Never before has a generation been so connected, well informed and open to personal and socio-political developments across all borders and forms of media. Members of Generation Z – or Gen Z – were born roughly between 1995 and 2015, live in a “global village”, are very similar in many ways and, above all, are the customers of tomorrow. We look at this target group as a whole to highlight similarities and differences in various markets.
In industrialised countries, the first generation is growing up that has been virtually born with mobile phones, the Internet and social media. Accordingly, the young people are alike in many ways: for them, the ability to access information quickly is a matter of course and they have remarkable expertise when it comes to researching and combining many forms of media and content. The difference lies in the way they experience life, with many in Europe and America viewing the present time as a period of uncertainty.
These experiences make Generation Z more pragmatic in almost every respect, more willing to focus on job security and savings than the two generations before them, who – having grown up in security and prosperity – have concentrated on fulfilling their dreams. Today, it’s only young people in China who still do that. So far, the financial crisis has not hit them as hard, and their parents have become increasingly wealthy and willing to indulge their children, most of whom have grown up without siblings. China’s youth thus spends around three times as much as young people in Germany, Great Britain, France or the USA.
The figures referred to above can be found in “A generation without borders”, a global consumer behaviour survey of 15,500 people from four generations conducted by OC&C. The researchers concluded that the up-and-coming generation places more value on style, product presentation and issues relating to sustainability than on price and quality when making purchasing decisions. Information received via social media and friends plays a major role in this.
The same applies in Brazil. According to a study by McKinsey, members of Gen Z are always connected with each other, process unprecedented amounts of information and network with people from different backgrounds. They are more interested than previous generations in human rights, diversity and equal opportunities.
This latter point is also true of young people in the USA. A study by marketing firm Ypulse revealed that companies that give out a positive message on issues such as social justice, environmental protection and tolerance are particularly popular amongst young people. These businesses reach out to their young market via Facebook, Instagram and Snapchat, and – if they are well executed – their stories spread at an incredible speed and lead the young adults straight to the shops: almost two-thirds of the young people surveyed by Ypulse preferred to make purchases in-store.
Values are valued more highly: Review your ethical standards – and those of your suppliers. If Generation Z finds a weak spot, they will broadcast it, unfiltered, across all forms of media and national borders. For example, 83 per cent of those questioned by McKinsey said that they don’t buy any brands and that they name and shame companies online if they are sexist, racist or homophobic.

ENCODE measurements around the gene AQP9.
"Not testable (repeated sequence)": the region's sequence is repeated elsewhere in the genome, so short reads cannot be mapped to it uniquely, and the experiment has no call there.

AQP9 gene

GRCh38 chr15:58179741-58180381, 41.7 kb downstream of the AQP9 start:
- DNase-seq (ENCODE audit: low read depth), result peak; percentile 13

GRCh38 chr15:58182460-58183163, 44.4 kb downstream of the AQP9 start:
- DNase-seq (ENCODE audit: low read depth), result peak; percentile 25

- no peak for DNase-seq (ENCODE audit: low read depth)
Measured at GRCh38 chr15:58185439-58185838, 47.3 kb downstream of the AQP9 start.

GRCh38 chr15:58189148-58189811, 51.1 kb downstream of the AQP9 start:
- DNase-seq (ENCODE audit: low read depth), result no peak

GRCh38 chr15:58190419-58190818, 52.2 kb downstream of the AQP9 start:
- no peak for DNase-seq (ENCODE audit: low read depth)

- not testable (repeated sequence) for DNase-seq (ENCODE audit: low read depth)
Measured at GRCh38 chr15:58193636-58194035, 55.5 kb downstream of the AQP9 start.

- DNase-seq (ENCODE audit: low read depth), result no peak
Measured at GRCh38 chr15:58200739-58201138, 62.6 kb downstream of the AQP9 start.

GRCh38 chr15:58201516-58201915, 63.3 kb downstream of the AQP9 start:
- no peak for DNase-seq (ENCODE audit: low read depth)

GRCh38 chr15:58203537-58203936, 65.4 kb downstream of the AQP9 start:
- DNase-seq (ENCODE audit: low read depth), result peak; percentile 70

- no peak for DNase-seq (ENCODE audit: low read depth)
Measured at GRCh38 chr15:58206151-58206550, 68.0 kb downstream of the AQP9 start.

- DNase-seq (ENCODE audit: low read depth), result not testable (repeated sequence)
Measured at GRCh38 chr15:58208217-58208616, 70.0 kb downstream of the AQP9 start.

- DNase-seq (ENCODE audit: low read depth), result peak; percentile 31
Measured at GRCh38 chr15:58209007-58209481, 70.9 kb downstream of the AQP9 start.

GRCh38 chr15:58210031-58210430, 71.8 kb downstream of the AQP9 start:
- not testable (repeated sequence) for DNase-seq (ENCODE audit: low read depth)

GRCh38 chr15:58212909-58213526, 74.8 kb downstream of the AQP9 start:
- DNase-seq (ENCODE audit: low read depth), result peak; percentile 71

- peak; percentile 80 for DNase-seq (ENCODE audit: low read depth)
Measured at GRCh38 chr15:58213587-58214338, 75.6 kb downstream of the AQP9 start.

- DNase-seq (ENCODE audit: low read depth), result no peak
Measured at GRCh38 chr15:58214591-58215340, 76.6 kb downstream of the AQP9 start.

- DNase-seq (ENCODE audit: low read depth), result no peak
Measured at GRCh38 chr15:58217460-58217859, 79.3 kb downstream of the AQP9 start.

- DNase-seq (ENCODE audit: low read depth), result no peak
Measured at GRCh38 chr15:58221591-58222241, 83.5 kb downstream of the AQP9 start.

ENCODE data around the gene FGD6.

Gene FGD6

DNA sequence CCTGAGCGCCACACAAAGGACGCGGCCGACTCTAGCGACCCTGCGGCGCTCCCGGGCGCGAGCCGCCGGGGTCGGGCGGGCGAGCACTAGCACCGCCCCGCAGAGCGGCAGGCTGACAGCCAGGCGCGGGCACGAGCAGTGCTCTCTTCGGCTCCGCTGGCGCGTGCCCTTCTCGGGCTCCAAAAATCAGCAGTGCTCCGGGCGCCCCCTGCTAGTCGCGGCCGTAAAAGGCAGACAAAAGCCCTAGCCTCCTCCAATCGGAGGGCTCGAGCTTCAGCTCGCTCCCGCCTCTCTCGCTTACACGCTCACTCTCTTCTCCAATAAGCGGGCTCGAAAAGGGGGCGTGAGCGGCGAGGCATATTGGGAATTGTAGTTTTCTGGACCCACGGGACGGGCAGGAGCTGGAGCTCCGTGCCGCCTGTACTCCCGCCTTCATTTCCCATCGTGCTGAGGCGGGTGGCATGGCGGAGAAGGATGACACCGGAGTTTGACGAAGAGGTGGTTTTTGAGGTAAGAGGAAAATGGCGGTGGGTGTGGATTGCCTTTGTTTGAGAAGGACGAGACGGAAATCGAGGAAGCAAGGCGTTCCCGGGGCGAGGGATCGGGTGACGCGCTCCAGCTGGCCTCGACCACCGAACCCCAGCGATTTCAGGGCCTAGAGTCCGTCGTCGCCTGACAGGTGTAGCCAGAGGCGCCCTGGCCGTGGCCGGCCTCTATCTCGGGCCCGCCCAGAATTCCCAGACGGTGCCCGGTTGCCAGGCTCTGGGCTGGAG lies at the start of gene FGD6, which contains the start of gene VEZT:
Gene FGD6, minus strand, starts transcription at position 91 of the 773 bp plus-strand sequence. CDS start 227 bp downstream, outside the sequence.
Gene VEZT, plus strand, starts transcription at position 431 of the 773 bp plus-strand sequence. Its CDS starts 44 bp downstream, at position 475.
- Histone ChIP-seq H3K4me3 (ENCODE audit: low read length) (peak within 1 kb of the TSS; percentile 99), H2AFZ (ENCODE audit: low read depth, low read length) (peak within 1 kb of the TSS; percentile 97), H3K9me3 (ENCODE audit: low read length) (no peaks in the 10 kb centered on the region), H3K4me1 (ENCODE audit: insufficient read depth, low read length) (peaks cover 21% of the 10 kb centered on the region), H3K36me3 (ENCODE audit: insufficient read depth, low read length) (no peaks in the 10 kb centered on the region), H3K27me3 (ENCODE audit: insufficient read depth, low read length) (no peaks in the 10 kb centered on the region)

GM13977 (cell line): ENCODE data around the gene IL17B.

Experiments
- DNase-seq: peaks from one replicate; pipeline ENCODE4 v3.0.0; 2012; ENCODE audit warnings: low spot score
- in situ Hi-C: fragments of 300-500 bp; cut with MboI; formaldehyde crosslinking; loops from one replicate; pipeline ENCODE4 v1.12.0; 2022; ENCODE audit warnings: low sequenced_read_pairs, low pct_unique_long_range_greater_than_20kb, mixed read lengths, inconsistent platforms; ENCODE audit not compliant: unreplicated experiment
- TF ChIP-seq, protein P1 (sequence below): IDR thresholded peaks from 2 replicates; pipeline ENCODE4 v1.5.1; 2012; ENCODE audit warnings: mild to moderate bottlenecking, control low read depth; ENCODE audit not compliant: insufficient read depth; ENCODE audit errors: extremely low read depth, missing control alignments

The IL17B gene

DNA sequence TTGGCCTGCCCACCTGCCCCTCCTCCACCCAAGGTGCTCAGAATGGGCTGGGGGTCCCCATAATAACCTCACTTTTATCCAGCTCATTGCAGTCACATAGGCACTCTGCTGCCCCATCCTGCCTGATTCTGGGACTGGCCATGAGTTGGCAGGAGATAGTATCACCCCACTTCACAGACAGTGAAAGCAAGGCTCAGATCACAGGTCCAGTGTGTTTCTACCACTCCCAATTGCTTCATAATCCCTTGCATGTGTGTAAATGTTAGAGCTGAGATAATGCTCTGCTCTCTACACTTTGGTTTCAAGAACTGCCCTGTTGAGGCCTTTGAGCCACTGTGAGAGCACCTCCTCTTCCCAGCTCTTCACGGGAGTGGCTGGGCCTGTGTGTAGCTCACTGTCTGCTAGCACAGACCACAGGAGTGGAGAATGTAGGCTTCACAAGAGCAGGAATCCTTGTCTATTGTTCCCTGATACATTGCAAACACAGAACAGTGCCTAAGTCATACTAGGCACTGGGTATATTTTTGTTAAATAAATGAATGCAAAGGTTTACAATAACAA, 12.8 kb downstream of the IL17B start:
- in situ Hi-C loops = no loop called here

Be transparent and authentic: A study by the Macromedia University of Applied Sciences, which focused on Germany, shows that Gen Z is just as happy to learn as it is to be entertained, with the truthfulness of the information being more important to them than to older participants in the study. When members of Generation Z come across contradictory behaviour by companies, they broadcast this quickly through their networks. The good news is that, however strictly they may judge mistakes, they are equally generous in forgiving them – provided that companies resolve any problems openly and behave better afterwards.
Spread the word: According to a study by the marketing firm Criteo, members of Generation Z “navigate the world with their phones and wouldn’t think of buying without consulting their online and offline network of friends.” They also put their trust in famous people, with celebrity and influencer marketing as well as social media stories thus becoming increasingly important.
How you can reach out to Generation Z: Via mobile phone – according to Criteo, 59 per cent of young people around the world use Facebook, 49 per cent use Instagram and 43 per cent use Snapchat – and via your website and your own apps. All of the studies come to the conclusion that Gen Z obtains its information directly from providers’ websites and that these sources have more influence on them than television or online advertising, and almost the same amount as social media.
Shopping as an experience: Attract Gen Z via ads and apps using discounts, limited edition products, unusual offers or events. As Criteo explains: “While the smartphone is their remote control for life, they desire a world beyond the screen. They are more tactile than older generations and personal experience of the world and products is their aim.”
The effort is worthwhile: viewed from a global perspective, Gen Z will become the largest consumer generation very soon. According to Criteo, their annual spend amounts to between 29 and 143 billion US Dollars, they are open to new ideas, look for inspiration online and seek local shopping experiences – making them your ideal customers.